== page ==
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Little League Baseball Enters Our World for the Next Week

The roar of the crowd. The anticipation of a game-changing play. The elation of victory. These were all things I knew nothing about after a truncated and disconsolate career in the game of baseball, a career which drove me to a Big League Chew addiction and left my batting average at just a notch below my weight, or IQ, depending on whether I was in a slump or not.

Baseball memories are always ingrained in young athletes. I meant that figuratively, by the way, not like the time I fielded a line drive off my jaw. The reward for that was no solid food for several weeks and, to this day, persistent questions of why I have a faded Rawlings tattoo in close proximity to my right ear.

Like any other uncoordinated urchin, I, too, remember the first time I tried to make an eye-popping catch only to land in an uncoordinated flop, missing the ball by no less than 5 feet and soon realizing that batting practice foul balls don’t count as outs once the game starts. And, yes, everyone remembers their initial time getting to first base, as well as the first time it happens in a game (a hit, that is). Of course, for me, I accomplished both after getting beaned in the head with a piece of cowhide.

Little League Baseball is an important part in a child’s life. (I copied and pasted that from some website, FYI.) The motto of the organization is courage, character, and loyalty. I presumably have stumbled upon the reason why I never flourished at this level. Where else would one expect such a spectacle to be staged but in Williamsport, Pennsylvania, a 30,000-person town once known as “The Lumber Capital of the World,” presumably because of its liveliness. Adding to the town’s pizzazz is its wet/dry vacuum and wire rope manufacturing industries, and it being one of the largest destinations for Bavarian tourists in Pennsylvania.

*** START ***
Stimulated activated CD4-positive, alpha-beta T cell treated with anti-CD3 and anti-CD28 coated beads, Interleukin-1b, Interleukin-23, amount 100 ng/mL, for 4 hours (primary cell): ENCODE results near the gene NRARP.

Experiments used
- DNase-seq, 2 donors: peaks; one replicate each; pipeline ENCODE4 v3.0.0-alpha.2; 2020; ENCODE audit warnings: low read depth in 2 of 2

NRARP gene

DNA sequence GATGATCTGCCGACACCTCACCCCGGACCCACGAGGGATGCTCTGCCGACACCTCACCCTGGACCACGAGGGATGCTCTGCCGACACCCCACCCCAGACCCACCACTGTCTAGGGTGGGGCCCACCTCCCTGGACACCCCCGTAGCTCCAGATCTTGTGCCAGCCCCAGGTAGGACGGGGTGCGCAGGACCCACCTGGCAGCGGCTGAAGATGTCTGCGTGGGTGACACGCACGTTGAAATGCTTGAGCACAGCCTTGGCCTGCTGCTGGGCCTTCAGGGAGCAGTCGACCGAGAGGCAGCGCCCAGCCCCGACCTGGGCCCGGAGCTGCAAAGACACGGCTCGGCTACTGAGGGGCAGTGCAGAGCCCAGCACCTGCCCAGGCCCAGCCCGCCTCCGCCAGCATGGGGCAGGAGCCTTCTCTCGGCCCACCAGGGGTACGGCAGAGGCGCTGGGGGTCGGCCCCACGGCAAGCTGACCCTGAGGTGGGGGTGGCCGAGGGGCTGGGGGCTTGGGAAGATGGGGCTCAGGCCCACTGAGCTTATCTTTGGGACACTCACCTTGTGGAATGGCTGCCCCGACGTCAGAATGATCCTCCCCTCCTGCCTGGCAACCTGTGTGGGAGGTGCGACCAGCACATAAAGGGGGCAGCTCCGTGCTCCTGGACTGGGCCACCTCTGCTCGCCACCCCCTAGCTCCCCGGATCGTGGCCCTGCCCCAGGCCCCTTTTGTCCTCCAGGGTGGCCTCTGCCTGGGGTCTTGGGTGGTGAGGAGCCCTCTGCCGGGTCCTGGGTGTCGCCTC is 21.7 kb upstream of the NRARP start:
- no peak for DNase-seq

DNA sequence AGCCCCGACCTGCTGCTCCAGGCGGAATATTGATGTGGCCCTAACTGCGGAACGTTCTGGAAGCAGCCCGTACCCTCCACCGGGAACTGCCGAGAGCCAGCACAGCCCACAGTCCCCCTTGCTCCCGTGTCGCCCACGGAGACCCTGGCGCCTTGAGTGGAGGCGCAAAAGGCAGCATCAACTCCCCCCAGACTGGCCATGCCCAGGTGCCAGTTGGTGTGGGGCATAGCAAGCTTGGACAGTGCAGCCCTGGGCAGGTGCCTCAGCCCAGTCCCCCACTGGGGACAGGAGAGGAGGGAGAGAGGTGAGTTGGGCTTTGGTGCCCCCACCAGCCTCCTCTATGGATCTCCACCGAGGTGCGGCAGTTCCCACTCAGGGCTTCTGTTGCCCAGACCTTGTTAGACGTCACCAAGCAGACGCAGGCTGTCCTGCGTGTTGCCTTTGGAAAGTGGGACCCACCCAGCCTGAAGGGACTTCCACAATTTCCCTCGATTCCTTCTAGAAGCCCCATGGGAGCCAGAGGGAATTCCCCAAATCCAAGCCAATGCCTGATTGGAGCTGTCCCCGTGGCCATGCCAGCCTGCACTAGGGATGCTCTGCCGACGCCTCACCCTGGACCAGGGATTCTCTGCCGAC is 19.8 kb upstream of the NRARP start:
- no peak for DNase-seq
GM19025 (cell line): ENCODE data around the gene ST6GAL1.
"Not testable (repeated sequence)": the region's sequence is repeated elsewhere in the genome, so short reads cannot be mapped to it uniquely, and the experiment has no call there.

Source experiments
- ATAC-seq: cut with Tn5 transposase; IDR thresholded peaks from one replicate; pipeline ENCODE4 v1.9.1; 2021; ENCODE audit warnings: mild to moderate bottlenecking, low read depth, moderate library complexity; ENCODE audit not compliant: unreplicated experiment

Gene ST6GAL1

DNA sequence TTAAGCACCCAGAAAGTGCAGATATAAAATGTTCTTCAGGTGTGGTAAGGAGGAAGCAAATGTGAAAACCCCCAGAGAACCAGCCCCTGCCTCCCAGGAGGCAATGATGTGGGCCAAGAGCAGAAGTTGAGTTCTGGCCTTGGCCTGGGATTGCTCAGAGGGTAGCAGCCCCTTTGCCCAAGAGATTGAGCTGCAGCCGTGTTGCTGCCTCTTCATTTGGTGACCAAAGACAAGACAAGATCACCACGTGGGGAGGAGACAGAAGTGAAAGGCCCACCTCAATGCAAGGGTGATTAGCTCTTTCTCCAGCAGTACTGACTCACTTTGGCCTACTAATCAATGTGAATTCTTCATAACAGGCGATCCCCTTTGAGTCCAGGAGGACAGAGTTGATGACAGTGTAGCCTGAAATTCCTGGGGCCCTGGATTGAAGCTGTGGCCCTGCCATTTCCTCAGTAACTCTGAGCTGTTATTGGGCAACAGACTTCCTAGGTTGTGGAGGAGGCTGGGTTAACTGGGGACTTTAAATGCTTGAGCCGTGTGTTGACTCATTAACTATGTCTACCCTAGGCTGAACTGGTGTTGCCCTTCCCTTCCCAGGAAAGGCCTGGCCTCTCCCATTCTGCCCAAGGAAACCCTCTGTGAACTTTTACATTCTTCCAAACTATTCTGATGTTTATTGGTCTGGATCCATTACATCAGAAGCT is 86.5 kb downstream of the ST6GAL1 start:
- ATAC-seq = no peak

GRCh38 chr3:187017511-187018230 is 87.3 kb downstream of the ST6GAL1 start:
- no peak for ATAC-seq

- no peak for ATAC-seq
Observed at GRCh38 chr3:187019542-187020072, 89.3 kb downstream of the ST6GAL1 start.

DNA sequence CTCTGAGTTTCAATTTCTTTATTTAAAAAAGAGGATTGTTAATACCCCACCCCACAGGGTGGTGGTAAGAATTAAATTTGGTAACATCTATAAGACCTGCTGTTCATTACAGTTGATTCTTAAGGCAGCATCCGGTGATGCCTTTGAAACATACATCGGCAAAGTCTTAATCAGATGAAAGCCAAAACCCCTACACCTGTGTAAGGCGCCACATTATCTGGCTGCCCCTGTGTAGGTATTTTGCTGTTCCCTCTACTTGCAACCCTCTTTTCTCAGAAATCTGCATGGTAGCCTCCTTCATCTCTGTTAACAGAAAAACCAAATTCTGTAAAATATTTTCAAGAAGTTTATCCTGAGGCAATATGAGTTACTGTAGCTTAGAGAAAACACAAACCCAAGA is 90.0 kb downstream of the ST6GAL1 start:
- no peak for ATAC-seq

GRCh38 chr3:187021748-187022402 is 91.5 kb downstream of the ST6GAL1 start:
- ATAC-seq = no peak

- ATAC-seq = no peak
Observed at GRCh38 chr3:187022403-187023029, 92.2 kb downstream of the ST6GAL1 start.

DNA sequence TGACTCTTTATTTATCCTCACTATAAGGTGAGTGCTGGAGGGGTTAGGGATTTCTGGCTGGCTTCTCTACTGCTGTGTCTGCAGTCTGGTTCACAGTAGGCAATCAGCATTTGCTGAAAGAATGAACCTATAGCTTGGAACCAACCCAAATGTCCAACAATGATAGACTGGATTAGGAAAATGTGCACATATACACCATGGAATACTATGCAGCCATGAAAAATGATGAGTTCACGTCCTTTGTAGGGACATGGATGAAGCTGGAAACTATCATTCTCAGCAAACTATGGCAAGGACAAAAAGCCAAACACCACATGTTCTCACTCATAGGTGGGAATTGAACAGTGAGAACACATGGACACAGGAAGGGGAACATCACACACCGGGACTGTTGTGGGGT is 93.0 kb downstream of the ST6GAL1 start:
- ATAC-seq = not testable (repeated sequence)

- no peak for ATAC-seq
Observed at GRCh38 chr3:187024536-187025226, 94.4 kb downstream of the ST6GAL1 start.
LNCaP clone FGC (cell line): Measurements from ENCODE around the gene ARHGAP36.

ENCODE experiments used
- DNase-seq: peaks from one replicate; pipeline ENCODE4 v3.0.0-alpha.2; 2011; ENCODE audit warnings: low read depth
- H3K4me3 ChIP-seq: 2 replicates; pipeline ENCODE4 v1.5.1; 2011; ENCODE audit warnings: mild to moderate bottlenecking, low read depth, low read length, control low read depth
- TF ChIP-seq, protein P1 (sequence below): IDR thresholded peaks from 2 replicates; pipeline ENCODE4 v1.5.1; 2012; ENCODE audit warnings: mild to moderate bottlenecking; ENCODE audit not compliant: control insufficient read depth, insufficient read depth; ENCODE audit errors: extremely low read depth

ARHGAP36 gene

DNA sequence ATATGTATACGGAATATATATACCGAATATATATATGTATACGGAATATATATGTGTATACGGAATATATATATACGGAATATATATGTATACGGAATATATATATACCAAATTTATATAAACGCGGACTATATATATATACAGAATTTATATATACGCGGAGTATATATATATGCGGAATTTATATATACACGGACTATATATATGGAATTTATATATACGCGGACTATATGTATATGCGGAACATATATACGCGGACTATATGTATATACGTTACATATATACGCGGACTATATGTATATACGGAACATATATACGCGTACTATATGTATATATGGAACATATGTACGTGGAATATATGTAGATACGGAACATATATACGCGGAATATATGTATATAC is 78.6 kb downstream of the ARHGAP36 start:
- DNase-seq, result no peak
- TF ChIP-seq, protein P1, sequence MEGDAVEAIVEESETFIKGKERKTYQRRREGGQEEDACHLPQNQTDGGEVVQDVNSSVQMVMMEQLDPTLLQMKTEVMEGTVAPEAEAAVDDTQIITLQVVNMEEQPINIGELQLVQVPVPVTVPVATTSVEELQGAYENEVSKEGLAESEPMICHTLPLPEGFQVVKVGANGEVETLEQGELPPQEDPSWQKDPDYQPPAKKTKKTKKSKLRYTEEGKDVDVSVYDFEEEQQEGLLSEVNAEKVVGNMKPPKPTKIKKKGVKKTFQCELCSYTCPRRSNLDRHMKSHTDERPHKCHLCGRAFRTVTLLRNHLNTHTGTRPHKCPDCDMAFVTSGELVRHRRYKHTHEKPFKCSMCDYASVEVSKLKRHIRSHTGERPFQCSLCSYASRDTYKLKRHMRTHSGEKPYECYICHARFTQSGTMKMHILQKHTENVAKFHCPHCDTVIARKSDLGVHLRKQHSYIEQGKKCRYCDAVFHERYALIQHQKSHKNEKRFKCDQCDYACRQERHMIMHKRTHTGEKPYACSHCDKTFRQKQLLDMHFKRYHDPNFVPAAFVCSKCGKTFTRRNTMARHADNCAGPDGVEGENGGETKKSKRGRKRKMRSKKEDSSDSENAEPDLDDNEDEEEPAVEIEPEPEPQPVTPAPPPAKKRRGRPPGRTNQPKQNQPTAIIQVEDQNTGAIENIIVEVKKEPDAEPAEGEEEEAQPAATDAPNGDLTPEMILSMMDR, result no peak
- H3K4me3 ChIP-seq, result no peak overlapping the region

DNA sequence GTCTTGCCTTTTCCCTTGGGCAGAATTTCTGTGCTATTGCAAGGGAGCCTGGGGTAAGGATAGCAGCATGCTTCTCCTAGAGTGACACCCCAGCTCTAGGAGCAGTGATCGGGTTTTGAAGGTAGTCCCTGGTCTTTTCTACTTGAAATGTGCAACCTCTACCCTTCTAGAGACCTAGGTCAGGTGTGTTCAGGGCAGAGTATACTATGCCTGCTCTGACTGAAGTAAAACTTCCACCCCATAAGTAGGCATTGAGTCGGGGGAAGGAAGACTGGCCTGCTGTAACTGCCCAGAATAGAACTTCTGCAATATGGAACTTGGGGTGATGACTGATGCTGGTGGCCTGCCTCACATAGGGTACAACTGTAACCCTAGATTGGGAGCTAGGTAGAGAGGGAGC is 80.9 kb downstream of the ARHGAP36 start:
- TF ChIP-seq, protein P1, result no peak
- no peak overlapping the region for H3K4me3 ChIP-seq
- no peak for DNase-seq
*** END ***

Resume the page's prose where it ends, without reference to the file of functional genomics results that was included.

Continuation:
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Yet Another Reason Never to Televise Little Leaguers

Seems like we come to this point every single year. Why on Earth is the Little League World Series shown on TV? Someone please explain to me why any of us (outside of friends, classmates, and family) should actually care about a bunch of 11 and 12-year-olds playing baseball? Why are regional rounds now televised? Why are their scores and highlights filling up my shows (other than because they’re ESPN properties)? I don’t want to watch these kids play just because it’s the “Little League World Series” any more than I would want to go down to West LA Little League on my free time to go watch some 11 and 12-year-olds throw the ball around. The Little League World Series has been good for three things and three things only: Danny Almonte, fat Sean Burroughs, and Derek Bell still having bags under his eyes at age 12. Oh yeah, it’s also been good for the following lesson in excellent sportsmanship, brought to you by our friends from Deadspin. This kid must have learned from Brad Penny how to pout:

Remind me again why I’m supposed to be interested in this? Does ESPN realize they’re making this kid suicidal? Do they enjoy televising tears on the faces of 11-year-old Japanese kids? I guess so.